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Neferti Tadiar — A Physics Lesson: Notes on a Cultural Genealogy of Human Mediatic Forms

February 17, 2021 @ 12:15 pm - 1:30 pm  |  Virtual Event


This talk proposes a cultural genealogy of contemporary human mediatic forms – that is, the use of humans as the media of other humans. Beginning with a reading of José Rizal’s 1891 novel, El Filibusterismo, and its encapsulation of a political moment of transformation of natives (naturales) into nationals, indios into free citizen-subjects, Tadiar explores practices and relations of humans as media in Philippine cultures and the transformation of such persistent forms of life into vital components of today’s global capitalist platform economy.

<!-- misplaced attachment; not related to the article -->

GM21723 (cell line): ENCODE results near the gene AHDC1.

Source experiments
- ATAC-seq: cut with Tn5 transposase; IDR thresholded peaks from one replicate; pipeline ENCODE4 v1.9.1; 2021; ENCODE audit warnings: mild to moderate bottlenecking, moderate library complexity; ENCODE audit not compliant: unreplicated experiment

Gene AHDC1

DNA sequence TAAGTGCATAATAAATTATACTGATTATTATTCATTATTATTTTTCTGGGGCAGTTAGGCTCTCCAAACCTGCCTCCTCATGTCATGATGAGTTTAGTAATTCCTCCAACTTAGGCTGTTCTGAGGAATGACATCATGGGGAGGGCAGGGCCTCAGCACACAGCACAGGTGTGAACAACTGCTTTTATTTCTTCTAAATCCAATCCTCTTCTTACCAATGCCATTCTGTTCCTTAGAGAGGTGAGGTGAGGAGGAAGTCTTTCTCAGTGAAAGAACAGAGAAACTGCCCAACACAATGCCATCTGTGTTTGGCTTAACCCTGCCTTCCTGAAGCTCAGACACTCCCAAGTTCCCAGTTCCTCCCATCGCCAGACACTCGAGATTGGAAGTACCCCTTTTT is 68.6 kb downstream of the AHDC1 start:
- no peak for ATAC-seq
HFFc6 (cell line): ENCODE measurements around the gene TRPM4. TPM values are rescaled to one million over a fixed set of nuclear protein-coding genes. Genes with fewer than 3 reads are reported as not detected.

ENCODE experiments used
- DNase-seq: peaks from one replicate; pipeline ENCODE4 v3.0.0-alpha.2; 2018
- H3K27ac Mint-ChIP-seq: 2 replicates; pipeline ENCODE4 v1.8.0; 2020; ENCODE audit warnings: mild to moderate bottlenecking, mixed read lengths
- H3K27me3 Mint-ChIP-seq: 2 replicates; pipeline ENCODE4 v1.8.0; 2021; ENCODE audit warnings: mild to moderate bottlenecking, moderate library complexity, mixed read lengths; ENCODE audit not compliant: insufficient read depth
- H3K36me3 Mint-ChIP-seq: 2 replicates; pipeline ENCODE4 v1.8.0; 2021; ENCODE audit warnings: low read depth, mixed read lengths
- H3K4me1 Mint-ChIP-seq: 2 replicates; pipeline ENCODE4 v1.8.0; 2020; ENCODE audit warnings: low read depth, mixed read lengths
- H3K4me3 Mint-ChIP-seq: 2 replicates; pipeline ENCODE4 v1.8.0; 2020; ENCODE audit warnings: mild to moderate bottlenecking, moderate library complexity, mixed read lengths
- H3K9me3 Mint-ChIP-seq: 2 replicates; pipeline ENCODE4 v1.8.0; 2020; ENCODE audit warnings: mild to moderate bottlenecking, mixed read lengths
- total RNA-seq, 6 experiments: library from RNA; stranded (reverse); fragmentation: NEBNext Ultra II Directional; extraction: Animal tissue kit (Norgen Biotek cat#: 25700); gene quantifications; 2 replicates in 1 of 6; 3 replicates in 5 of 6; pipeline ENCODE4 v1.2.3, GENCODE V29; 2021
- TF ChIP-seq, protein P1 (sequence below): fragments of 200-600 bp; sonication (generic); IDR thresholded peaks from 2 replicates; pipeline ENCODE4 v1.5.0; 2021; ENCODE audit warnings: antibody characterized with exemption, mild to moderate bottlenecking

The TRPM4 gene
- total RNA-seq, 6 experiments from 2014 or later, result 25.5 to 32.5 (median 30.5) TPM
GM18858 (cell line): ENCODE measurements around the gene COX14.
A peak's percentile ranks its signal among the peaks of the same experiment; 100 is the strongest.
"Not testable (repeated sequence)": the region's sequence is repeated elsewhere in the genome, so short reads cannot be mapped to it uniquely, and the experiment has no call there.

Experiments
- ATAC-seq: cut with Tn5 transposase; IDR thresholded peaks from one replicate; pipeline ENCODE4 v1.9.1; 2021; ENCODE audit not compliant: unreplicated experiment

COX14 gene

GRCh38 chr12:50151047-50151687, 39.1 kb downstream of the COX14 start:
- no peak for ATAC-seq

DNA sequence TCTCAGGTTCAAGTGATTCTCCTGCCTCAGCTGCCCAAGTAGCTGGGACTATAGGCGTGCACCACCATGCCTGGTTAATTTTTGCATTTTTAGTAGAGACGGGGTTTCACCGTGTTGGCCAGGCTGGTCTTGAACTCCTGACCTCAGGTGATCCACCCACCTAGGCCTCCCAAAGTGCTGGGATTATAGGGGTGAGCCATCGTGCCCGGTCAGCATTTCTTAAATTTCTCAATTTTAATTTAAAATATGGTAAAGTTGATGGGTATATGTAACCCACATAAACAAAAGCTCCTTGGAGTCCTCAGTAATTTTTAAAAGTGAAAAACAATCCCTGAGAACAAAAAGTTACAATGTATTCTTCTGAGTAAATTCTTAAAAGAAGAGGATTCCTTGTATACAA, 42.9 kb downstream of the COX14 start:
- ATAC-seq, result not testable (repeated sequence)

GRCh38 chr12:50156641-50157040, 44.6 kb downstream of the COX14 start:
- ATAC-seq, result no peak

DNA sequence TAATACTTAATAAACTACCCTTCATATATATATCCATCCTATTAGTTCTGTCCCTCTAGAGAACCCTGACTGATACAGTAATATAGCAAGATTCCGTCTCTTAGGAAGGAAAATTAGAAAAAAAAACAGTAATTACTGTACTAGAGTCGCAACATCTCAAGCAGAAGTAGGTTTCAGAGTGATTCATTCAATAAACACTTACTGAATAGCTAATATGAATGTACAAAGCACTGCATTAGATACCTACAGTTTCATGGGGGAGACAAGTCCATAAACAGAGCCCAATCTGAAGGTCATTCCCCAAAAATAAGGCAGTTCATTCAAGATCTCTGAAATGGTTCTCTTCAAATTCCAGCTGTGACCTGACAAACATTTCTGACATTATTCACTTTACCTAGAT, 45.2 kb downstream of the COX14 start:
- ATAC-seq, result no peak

Neferti X. M. Tadiar is Professor of Women’s, Gender, and Sexuality Studies at Barnard College, Columbia University. She is the author of Things Fall Away: Philippine Historical Experience and the Makings of Globalization (2009) and Fantasy-Production: Sexual Economies and Other Philippine Consequences for the New World Order (2004). Her current book, Remaindered Life, a meditation on the disposability and surplus of life-making under contemporary conditions of global empire, is forthcoming from Duke University Press.


RSVP by 11 AM (PST) on Wednesday, February 17th; you will receive Zoom link and password at 11:30 AM the day of the colloquium.

The Center for Cultural Studies hosts a weekly Wednesday colloquium featuring work by faculty and visitors. We gather online at 12:10 PM, with presentations beginning at 12:15 PM.

Staff assistance is provided by the Humanities Institute.

*2020-2021 colloquia will be held virtually until further notice. Attendees are encouraged to bring their own coffee, tea, and cookies to the session.


February 17, 2021
12:15 pm - 1:30 pm